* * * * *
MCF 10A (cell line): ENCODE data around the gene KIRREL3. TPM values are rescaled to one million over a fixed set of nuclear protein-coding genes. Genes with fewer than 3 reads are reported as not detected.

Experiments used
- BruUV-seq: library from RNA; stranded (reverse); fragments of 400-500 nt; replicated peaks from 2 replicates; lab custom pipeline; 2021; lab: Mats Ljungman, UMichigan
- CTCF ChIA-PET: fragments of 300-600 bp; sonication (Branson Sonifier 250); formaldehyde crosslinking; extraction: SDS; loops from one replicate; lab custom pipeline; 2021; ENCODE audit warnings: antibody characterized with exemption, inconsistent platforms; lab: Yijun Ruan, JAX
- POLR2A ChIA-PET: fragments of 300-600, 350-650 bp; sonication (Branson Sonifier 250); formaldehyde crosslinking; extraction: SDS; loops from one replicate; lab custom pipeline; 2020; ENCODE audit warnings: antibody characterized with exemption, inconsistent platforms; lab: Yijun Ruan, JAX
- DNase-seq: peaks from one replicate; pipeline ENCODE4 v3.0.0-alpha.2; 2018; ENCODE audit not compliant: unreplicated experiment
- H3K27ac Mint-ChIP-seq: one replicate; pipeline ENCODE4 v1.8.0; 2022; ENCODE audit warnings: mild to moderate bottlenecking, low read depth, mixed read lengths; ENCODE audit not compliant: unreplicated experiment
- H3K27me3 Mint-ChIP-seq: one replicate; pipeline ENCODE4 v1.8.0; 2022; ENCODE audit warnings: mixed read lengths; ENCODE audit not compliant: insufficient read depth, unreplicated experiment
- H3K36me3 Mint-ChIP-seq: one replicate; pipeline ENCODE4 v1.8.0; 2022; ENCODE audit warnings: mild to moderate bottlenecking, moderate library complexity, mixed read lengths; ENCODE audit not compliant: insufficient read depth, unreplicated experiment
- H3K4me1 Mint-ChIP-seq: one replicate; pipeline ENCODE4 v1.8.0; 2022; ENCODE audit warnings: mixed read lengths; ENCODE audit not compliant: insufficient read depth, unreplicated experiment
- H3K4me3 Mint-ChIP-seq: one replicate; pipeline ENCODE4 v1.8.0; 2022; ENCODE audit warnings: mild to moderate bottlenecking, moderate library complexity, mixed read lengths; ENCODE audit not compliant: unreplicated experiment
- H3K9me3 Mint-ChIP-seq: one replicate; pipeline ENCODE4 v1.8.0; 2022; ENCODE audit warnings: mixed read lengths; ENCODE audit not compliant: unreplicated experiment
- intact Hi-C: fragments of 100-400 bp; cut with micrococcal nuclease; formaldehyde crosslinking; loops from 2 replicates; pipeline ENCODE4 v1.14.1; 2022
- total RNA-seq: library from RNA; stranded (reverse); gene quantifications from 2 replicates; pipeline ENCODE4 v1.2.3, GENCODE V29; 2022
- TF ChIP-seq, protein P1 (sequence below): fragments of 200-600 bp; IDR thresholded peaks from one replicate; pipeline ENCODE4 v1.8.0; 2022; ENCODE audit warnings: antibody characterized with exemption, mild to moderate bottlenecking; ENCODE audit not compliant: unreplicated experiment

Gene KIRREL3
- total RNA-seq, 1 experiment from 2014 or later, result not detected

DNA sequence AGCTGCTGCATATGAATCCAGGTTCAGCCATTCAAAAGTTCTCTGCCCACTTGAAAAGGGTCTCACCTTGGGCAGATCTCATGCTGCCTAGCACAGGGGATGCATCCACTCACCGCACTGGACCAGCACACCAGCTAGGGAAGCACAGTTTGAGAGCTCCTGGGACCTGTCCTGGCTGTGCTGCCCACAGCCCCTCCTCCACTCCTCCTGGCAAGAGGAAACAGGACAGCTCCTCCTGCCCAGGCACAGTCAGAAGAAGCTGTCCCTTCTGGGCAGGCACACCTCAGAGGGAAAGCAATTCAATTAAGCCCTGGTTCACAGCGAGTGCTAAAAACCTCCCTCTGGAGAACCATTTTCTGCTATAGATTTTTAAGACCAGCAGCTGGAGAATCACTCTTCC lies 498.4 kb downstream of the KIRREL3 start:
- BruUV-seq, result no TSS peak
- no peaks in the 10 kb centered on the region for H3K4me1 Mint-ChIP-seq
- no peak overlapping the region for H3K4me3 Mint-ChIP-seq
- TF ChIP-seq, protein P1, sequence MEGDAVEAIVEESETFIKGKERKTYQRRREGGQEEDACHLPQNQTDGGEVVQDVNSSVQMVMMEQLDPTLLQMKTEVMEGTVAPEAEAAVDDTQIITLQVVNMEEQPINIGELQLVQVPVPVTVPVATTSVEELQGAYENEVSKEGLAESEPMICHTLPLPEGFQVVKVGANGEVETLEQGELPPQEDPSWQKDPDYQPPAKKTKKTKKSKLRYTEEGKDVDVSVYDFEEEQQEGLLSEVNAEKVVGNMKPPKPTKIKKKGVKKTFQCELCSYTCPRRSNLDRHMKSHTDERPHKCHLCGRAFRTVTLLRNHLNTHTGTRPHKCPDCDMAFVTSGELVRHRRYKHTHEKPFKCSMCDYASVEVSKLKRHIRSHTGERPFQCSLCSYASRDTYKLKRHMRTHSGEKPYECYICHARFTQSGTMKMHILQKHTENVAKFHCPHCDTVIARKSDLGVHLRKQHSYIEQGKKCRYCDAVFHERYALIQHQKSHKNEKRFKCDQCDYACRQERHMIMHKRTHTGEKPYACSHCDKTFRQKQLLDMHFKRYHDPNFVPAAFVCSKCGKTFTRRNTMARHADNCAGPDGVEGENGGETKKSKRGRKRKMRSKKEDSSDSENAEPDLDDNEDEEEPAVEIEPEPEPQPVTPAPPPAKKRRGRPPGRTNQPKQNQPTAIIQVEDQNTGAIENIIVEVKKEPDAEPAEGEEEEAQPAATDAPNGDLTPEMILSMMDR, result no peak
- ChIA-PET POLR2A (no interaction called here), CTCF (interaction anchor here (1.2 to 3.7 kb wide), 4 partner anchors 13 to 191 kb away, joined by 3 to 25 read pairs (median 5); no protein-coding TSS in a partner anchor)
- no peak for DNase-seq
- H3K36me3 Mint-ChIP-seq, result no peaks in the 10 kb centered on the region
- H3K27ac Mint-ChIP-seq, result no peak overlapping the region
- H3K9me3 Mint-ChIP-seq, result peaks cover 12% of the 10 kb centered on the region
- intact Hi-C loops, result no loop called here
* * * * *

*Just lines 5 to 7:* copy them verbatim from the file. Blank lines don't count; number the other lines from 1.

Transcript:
- POLR2A ChIA-PET: fragments of 300-600, 350-650 bp; sonication (Branson Sonifier 250); formaldehyde crosslinking; extraction: SDS; loops from one replicate; lab custom pipeline; 2020; ENCODE audit warnings: antibody characterized with exemption, inconsistent platforms; lab: Yijun Ruan, JAX
- DNase-seq: peaks from one replicate; pipeline ENCODE4 v3.0.0-alpha.2; 2018; ENCODE audit not compliant: unreplicated experiment
- H3K27ac Mint-ChIP-seq: one replicate; pipeline ENCODE4 v1.8.0; 2022; ENCODE audit warnings: mild to moderate bottlenecking, low read depth, mixed read lengths; ENCODE audit not compliant: unreplicated experiment